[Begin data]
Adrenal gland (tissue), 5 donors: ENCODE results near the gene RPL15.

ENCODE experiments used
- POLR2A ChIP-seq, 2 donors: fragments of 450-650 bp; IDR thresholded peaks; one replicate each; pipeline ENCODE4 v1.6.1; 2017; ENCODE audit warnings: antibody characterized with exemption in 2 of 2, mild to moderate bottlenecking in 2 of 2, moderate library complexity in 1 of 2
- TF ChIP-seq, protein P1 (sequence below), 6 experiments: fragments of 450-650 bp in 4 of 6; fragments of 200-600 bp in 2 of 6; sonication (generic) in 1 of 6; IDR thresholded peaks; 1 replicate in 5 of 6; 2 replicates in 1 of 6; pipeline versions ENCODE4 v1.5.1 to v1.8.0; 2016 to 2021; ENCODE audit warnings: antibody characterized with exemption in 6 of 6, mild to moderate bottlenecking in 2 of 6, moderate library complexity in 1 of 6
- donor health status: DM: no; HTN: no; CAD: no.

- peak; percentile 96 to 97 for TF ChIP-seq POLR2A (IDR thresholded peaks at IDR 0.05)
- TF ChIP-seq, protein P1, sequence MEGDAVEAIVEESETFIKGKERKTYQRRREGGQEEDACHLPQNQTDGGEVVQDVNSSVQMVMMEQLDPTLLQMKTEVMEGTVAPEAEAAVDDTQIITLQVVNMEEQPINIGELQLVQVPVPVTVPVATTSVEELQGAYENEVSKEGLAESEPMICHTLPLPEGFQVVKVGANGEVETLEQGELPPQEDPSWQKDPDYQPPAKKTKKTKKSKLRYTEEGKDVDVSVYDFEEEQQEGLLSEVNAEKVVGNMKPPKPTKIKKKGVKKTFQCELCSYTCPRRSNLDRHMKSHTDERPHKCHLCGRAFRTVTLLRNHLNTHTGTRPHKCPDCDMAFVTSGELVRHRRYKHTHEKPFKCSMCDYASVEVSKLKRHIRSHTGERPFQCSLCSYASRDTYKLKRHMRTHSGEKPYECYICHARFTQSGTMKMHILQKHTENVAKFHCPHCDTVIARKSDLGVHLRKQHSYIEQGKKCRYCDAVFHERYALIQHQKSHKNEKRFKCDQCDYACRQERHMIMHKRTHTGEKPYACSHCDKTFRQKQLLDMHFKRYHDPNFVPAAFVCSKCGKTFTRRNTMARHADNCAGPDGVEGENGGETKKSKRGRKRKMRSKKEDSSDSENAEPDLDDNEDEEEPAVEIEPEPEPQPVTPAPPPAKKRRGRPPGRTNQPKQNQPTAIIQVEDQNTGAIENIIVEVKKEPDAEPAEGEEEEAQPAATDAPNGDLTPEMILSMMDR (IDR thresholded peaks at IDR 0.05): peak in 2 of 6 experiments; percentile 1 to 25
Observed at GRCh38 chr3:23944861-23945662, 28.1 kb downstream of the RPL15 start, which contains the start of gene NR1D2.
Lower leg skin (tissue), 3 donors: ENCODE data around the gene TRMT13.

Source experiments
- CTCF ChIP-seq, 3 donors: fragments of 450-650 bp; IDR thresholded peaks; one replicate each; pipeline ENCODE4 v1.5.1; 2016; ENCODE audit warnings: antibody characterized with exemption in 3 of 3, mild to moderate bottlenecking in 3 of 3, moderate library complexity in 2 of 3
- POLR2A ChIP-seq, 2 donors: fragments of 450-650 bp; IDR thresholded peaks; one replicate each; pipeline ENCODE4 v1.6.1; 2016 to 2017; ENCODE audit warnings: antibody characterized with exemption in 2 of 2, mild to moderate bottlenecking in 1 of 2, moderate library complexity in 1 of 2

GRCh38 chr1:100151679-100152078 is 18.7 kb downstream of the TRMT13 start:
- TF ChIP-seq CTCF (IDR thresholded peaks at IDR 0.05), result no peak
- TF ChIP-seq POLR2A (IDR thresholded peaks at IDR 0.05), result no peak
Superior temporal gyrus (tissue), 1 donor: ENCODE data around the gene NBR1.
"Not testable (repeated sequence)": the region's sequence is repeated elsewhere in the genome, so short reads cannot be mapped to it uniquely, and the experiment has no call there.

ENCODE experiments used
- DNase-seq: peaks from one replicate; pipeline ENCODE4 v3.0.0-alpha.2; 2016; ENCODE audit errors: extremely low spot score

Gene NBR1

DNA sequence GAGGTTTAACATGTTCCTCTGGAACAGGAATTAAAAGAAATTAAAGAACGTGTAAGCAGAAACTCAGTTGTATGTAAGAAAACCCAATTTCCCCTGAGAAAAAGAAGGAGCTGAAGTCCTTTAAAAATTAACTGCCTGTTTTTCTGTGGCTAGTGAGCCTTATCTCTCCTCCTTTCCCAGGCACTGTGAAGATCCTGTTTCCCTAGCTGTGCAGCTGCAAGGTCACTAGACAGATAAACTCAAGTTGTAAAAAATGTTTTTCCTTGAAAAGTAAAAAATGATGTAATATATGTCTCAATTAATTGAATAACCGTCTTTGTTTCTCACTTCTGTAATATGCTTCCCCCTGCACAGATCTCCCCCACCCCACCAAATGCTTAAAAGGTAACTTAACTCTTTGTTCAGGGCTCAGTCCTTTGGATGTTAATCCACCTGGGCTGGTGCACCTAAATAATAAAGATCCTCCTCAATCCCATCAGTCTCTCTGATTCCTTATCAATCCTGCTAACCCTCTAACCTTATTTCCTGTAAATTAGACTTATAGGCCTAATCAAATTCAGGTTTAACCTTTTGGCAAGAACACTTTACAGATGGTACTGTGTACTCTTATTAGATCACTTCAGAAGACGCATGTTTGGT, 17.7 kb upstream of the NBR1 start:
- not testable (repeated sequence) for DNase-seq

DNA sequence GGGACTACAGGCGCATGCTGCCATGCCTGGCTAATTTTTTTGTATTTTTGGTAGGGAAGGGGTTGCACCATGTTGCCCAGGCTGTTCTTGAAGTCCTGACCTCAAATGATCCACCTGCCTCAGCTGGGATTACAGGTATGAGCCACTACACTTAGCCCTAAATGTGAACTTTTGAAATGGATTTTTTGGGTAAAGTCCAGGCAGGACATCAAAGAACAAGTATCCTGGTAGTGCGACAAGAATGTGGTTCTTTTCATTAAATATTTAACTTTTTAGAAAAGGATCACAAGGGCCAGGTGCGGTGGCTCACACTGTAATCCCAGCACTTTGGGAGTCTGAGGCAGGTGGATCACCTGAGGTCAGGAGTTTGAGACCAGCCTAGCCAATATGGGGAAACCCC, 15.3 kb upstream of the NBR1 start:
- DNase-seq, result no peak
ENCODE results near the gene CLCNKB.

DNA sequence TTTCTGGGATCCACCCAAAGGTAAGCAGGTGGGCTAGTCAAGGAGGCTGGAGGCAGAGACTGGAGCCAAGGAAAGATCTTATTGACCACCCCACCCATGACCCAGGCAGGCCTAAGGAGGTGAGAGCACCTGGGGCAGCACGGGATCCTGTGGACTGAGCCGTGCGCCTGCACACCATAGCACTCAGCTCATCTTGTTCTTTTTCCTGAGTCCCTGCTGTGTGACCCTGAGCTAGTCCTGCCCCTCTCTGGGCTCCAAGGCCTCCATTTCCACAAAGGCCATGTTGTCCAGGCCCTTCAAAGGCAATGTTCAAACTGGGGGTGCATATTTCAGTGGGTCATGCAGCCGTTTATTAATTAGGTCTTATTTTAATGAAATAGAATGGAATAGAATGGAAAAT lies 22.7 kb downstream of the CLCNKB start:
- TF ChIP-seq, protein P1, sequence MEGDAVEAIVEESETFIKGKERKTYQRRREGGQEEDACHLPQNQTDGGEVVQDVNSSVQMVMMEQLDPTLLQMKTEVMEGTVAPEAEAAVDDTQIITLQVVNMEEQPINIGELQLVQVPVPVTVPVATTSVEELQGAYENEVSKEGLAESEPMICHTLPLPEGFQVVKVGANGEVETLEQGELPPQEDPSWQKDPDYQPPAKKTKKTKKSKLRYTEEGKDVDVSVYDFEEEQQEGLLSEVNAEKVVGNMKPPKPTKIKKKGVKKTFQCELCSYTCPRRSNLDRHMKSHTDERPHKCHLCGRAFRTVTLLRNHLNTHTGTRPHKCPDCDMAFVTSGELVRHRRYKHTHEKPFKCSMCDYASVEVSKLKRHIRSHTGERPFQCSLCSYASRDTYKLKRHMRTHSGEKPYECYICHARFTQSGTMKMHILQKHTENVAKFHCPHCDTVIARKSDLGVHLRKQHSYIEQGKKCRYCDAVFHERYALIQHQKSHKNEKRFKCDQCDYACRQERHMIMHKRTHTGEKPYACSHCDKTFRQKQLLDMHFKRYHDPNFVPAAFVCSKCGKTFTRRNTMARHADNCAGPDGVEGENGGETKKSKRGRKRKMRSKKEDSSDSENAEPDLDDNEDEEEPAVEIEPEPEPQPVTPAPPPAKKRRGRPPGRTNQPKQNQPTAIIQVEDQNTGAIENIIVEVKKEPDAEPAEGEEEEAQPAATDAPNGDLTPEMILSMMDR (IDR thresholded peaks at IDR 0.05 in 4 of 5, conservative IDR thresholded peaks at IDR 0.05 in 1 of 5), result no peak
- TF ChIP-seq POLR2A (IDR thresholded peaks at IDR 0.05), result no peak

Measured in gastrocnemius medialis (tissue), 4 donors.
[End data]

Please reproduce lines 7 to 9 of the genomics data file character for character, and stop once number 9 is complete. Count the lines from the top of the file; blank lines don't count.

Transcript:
- TF ChIP-seq, protein P1, sequence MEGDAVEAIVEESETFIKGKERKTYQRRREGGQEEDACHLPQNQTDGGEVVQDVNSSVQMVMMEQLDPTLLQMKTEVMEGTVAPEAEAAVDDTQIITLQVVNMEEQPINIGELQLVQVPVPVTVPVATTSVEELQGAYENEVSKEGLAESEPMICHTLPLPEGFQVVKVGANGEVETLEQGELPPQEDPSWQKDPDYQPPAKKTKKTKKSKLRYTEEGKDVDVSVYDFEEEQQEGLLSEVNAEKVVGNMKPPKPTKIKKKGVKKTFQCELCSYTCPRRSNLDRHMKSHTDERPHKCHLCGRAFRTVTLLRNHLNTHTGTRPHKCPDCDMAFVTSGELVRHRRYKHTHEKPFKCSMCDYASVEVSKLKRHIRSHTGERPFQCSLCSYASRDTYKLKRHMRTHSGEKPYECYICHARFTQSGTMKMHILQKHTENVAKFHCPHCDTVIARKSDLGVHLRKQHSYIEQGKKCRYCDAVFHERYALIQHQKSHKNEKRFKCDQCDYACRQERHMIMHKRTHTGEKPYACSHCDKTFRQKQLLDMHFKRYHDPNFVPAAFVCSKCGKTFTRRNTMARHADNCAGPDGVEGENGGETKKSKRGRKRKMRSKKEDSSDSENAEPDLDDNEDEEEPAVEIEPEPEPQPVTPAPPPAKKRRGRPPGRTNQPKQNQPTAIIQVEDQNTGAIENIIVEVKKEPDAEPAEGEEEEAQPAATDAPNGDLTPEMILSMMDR (IDR thresholded peaks at IDR 0.05): peak in 2 of 6 experiments; percentile 1 to 25
Observed at GRCh38 chr3:23944861-23945662, 28.1 kb downstream of the RPL15 start, which contains the start of gene NR1D2.
Lower leg skin (tissue), 3 donors: ENCODE data around the gene TRMT13.